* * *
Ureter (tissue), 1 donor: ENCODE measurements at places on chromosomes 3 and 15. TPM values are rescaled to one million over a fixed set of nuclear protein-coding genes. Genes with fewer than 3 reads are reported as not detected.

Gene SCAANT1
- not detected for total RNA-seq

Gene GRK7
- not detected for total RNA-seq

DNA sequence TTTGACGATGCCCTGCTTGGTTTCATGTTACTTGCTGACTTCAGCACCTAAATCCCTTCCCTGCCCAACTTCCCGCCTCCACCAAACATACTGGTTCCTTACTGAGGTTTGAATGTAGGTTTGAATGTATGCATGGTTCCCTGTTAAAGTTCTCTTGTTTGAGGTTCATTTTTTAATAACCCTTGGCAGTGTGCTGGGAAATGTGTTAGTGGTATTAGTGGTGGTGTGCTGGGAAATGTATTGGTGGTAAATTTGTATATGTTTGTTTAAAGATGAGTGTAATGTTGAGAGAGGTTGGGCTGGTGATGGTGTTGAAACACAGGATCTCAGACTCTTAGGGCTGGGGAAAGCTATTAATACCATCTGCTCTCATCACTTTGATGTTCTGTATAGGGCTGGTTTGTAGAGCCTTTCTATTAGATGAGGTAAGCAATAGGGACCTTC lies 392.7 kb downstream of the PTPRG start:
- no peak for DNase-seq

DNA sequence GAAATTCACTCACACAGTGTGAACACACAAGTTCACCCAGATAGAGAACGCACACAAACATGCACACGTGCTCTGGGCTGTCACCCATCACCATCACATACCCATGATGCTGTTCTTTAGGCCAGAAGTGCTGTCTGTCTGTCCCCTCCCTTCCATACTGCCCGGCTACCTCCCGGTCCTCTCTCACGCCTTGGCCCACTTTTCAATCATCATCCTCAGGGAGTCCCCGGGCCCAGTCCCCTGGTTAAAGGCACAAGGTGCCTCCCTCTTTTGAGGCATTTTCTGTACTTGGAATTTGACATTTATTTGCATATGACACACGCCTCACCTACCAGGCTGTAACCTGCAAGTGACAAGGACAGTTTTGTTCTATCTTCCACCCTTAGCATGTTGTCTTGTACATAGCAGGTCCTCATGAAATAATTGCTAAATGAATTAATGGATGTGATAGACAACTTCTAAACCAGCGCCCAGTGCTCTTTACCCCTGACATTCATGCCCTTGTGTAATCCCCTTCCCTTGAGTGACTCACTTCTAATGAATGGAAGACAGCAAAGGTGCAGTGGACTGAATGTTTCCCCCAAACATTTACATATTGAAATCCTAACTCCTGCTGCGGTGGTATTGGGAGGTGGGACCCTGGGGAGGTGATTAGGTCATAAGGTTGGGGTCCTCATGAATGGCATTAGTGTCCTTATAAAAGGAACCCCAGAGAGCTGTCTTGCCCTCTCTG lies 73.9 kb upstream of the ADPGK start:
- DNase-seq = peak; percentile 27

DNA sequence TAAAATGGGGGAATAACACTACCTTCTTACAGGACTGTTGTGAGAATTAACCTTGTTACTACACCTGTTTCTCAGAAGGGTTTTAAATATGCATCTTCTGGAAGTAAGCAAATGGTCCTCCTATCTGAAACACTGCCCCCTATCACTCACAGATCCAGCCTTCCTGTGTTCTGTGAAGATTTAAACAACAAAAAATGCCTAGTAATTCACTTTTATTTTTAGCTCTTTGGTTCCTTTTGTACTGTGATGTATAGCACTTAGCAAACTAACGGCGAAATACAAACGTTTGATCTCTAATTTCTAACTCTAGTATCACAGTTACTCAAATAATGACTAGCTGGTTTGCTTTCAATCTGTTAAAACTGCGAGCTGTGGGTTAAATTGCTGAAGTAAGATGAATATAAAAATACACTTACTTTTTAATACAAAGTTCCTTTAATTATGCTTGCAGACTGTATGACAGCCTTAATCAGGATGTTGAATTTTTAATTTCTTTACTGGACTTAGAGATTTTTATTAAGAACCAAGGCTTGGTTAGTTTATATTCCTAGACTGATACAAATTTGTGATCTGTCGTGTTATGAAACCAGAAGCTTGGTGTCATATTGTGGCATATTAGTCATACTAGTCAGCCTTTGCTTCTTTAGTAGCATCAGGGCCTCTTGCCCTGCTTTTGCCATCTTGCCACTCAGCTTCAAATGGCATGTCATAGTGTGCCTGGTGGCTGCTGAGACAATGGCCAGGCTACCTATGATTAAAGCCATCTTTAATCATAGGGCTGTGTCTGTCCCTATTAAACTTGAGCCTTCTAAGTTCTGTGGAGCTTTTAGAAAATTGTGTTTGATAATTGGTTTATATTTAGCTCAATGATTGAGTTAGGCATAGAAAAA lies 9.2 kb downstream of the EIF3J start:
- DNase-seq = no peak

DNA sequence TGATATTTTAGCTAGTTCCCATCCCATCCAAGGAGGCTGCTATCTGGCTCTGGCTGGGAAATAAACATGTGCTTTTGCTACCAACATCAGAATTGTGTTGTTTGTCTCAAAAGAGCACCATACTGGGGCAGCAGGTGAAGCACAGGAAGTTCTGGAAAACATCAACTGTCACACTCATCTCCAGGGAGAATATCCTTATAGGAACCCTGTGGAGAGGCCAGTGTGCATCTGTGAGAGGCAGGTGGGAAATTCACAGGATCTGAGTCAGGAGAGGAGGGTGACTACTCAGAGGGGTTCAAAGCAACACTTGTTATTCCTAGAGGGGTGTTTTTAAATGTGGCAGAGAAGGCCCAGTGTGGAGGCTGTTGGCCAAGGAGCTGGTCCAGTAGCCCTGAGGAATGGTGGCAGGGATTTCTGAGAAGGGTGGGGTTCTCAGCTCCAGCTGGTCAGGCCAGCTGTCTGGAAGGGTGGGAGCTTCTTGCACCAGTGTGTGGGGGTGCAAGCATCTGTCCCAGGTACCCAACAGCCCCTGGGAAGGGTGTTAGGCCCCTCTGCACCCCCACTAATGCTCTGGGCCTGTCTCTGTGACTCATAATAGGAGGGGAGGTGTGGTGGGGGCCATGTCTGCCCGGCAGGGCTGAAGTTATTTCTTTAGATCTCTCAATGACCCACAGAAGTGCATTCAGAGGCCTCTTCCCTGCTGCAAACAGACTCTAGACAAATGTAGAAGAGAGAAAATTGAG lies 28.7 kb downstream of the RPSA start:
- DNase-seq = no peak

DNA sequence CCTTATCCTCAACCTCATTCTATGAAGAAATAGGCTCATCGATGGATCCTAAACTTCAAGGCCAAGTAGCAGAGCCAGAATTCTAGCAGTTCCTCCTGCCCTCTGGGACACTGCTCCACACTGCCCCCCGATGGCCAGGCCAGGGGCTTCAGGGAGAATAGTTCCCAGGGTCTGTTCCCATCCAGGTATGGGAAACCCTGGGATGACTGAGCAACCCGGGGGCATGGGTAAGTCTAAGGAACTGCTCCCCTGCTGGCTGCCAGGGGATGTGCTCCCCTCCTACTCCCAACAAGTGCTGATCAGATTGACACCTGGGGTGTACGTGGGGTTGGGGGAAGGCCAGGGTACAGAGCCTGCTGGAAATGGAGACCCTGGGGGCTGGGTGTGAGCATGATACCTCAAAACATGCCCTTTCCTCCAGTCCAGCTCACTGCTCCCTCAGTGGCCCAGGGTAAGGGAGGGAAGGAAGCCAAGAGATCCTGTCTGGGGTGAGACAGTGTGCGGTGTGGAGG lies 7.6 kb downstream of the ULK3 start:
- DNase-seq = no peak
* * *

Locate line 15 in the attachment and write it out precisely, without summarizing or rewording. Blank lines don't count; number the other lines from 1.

- DNase-seq = no peak